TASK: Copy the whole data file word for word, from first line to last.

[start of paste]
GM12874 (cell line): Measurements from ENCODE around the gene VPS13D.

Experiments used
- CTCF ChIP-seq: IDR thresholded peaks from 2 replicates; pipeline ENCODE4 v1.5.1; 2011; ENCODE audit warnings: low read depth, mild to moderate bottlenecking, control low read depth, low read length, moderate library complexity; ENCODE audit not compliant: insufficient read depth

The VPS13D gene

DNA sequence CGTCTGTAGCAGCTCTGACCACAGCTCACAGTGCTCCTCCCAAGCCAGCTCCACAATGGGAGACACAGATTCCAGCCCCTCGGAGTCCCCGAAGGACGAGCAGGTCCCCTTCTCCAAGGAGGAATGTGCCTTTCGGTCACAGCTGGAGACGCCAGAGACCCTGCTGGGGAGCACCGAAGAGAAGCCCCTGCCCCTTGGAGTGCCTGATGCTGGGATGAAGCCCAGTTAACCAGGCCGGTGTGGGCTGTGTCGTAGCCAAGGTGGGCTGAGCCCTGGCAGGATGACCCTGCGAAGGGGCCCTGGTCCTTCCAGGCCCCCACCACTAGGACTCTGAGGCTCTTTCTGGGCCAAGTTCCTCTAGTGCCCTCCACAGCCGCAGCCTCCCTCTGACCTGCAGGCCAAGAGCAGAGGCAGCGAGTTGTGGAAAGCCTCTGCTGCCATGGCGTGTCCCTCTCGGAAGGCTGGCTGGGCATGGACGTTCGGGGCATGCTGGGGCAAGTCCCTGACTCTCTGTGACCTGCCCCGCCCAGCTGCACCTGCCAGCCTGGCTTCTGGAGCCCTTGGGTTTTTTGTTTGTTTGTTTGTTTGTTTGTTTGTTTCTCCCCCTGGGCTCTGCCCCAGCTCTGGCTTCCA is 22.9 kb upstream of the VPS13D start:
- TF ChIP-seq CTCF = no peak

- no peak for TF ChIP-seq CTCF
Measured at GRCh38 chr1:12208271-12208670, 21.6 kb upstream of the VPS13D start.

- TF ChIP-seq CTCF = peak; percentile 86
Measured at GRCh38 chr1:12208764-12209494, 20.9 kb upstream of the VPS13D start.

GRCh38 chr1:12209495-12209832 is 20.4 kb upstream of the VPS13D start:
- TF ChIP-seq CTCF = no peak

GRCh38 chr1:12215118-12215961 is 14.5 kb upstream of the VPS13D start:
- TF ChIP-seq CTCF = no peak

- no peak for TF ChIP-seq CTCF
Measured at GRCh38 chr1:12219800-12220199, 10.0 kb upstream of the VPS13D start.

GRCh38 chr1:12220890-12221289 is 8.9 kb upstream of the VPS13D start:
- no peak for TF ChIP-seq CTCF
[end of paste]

GM12874 (cell line): Measurements from ENCODE around the gene VPS13D.

Experiments used
- CTCF ChIP-seq: IDR thresholded peaks from 2 replicates; pipeline ENCODE4 v1.5.1; 2011; ENCODE audit warnings: low read depth, mild to moderate bottlenecking, control low read depth, low read length, moderate library complexity; ENCODE audit not compliant: insufficient read depth

The VPS13D gene

DNA sequence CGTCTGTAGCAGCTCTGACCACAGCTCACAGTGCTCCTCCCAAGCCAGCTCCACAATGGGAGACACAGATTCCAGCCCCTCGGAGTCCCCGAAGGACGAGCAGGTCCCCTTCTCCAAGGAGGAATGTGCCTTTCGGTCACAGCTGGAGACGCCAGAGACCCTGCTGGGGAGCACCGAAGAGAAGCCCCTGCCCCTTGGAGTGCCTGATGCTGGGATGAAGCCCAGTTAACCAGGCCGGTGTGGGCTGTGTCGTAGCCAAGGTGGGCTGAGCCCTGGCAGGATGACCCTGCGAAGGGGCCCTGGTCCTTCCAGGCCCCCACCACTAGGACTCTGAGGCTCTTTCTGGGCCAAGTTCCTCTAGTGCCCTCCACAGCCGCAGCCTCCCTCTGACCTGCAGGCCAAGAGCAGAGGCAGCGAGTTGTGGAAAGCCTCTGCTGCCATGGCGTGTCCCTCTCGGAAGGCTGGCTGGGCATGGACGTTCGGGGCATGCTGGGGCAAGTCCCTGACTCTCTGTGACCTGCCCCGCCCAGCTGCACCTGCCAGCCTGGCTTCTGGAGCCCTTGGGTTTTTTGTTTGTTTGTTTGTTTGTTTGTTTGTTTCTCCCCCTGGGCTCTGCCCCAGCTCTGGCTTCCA is 22.9 kb upstream of the VPS13D start:
- TF ChIP-seq CTCF = no peak

- no peak for TF ChIP-seq CTCF
Measured at GRCh38 chr1:12208271-12208670, 21.6 kb upstream of the VPS13D start.

- TF ChIP-seq CTCF = peak; percentile 86
Measured at GRCh38 chr1:12208764-12209494, 20.9 kb upstream of the VPS13D start.

GRCh38 chr1:12209495-12209832 is 20.4 kb upstream of the VPS13D start:
- TF ChIP-seq CTCF = no peak

GRCh38 chr1:12215118-12215961 is 14.5 kb upstream of the VPS13D start:
- TF ChIP-seq CTCF = no peak

- no peak for TF ChIP-seq CTCF
Measured at GRCh38 chr1:12219800-12220199, 10.0 kb upstream of the VPS13D start.

GRCh38 chr1:12220890-12221289 is 8.9 kb upstream of the VPS13D start:
- no peak for TF ChIP-seq CTCF